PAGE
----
The dust has settled after the news broke in mid-February about the surprising bankruptcies of two of Tamarack Resort’s majority owners. Still, important questions remain: if Idaho’s most prominent resort has such difficulties, what will follow? What does it all mean?
Not much, really. Idaho construction insiders insist, despite the financial problems at its most prominent resort, that the overall economy of the state has a decent shine to it, and may even be improving.
(Tamarack CEO Jean-Pierre Boespflug said the bankruptcy will have no impact on the resort’s day-to-day operation. “You can continue to do business with Tamarack Resort in a complete and normal way,” he said at the time of the filing.)
“Residential building has hit bottom, and we’re on the ascent,” said Steve Martinez, president of the Idaho Building Contractors Association. “Permits are going back up, the phone is ringing again. For months, it’s been remodel orders, but now we are seeing clients. It’s a little slower than the usual early-spring rush, but not much.”
If Martinez is right, the uptick couldn’t come at a better time. Idaho’s state economist reported at 79 percent drop in state tax revenue, “largely due to Idaho’s housing industry.”
Hitting bottom seems about right. Over the 15 months starting in January, 2006, residential construction dropped by $1.4 billion in Idaho. Commercial construction increased by only $27 million over the same time period, according to the Idaho Department of Labor. Federal statistics show an overall 3.9 percent decline in all construction in Idaho.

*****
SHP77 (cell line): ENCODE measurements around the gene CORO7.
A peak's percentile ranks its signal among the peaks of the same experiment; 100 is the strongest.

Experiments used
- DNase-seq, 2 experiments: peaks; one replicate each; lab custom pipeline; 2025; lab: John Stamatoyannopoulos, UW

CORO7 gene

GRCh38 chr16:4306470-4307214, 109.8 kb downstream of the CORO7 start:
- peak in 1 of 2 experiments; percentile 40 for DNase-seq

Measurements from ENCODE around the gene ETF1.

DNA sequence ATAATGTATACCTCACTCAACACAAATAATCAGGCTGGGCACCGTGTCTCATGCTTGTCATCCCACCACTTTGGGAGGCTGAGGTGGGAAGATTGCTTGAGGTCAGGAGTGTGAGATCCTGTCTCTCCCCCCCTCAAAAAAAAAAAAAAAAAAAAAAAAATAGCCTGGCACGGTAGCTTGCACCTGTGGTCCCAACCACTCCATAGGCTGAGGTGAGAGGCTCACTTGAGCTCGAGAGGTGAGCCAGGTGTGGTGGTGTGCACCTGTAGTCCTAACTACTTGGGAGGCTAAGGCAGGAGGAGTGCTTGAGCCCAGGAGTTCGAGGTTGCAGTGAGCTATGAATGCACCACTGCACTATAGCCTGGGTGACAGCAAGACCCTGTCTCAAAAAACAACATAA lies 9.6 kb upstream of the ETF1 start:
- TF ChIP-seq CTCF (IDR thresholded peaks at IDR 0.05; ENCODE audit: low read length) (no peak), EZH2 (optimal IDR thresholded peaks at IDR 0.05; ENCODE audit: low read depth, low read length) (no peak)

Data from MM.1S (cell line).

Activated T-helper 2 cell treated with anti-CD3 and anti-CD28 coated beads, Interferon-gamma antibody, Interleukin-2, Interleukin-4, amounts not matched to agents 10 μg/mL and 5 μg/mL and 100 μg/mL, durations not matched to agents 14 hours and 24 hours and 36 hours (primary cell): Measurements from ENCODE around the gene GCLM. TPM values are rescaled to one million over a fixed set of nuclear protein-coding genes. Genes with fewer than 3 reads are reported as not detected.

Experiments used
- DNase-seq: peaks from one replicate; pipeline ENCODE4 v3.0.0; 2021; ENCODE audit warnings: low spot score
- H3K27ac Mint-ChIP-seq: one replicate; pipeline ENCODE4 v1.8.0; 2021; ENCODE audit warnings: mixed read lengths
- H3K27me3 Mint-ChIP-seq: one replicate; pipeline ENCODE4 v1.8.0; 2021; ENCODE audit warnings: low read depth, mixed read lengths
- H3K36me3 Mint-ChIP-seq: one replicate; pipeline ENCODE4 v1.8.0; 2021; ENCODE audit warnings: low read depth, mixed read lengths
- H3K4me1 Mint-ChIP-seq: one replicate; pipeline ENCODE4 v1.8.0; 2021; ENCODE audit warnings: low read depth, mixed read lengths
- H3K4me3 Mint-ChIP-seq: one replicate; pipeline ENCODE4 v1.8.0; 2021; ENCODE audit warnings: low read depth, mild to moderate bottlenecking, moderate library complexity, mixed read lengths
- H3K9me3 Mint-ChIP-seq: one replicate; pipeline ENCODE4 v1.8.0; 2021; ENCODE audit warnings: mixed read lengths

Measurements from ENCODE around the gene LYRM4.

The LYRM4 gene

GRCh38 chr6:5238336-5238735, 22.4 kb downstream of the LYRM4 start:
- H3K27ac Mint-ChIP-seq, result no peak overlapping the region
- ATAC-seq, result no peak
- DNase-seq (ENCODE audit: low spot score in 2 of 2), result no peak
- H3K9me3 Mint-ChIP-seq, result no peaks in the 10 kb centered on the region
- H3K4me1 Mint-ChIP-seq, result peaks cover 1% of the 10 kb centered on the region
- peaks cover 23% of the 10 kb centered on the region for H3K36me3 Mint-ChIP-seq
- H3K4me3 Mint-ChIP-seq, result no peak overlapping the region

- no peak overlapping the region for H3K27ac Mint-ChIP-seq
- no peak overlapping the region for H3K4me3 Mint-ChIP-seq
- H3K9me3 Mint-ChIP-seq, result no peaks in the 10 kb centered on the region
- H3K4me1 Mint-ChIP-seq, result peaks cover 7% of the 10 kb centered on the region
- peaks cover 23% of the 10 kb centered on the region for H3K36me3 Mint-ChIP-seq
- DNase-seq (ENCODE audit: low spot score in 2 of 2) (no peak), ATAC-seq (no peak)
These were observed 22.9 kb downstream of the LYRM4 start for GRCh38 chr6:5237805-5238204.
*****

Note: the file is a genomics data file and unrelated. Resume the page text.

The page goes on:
Some trends appear to be somewhat promising, though. The state’s population continues to grow. Idaho’s unemployment rate in 2007 was just 2.6 percent, and job growth ranked sixth in the nation.
Cash for builders remains a sticking point, said Clayn Sonderegger, president of commercial builder Benchmark Construction in southwest Idaho, although none of his clients have backed out of projects because of financing difficulties.
Even high-end, complicated projects are moving forward. Grant Allan, CEO of Idaho Studios at Bryans Run, is building a 150-acre, $125 million mixed-use development including film studios, a performing arts center, housing, a hotel and a vineyard. He said his financing is solid, with both local and national investors who see Idaho as a rare, steady market.
Sonderegger agreed. A shortage of building materials – including metals prices – is a bigger issue than either the market or the availability of capital, he said.
Mark Kreizenbeck, president of 25-year-old Kreizenbeck Constructors in Boise, said 2008 looks good. Kreizenbeck says he will build two hotels this year and has enough business in the wings to remain busy.